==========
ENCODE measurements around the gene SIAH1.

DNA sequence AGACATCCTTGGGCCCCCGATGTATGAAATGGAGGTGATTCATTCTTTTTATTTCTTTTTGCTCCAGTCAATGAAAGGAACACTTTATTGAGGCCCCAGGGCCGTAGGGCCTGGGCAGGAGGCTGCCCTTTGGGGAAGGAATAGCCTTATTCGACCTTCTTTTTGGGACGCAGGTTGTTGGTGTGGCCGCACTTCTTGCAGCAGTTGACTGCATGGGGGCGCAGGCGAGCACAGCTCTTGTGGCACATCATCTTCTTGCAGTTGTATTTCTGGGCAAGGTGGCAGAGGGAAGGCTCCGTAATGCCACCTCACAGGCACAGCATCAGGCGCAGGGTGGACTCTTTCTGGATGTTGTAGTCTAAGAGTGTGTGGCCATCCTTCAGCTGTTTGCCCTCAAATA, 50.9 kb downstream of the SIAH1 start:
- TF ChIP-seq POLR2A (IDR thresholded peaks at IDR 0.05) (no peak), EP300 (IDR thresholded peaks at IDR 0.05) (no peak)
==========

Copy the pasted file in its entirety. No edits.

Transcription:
ENCODE measurements around the gene SIAH1.

DNA sequence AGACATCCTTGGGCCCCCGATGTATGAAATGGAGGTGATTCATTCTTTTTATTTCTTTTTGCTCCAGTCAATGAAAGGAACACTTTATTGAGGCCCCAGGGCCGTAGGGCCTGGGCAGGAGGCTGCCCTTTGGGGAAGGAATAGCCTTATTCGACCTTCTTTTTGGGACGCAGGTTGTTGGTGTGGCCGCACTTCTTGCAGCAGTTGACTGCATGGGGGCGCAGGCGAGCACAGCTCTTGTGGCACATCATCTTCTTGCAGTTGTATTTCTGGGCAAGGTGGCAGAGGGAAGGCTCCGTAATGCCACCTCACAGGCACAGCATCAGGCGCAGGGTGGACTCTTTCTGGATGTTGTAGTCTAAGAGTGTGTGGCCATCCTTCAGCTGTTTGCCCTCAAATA, 50.9 kb downstream of the SIAH1 start:
- TF ChIP-seq POLR2A (IDR thresholded peaks at IDR 0.05) (no peak), EP300 (IDR thresholded peaks at IDR 0.05) (no peak)